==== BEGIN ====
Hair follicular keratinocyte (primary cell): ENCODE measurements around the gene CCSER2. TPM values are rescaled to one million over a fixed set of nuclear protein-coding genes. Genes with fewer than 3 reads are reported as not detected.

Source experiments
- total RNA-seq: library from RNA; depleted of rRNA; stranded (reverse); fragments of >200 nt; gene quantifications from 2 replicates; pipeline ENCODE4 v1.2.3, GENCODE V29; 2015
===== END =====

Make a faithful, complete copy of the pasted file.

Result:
Hair follicular keratinocyte (primary cell): ENCODE measurements around the gene CCSER2. TPM values are rescaled to one million over a fixed set of nuclear protein-coding genes. Genes with fewer than 3 reads are reported as not detected.

Source experiments
- total RNA-seq: library from RNA; depleted of rRNA; stranded (reverse); fragments of >200 nt; gene quantifications from 2 replicates; pipeline ENCODE4 v1.2.3, GENCODE V29; 2015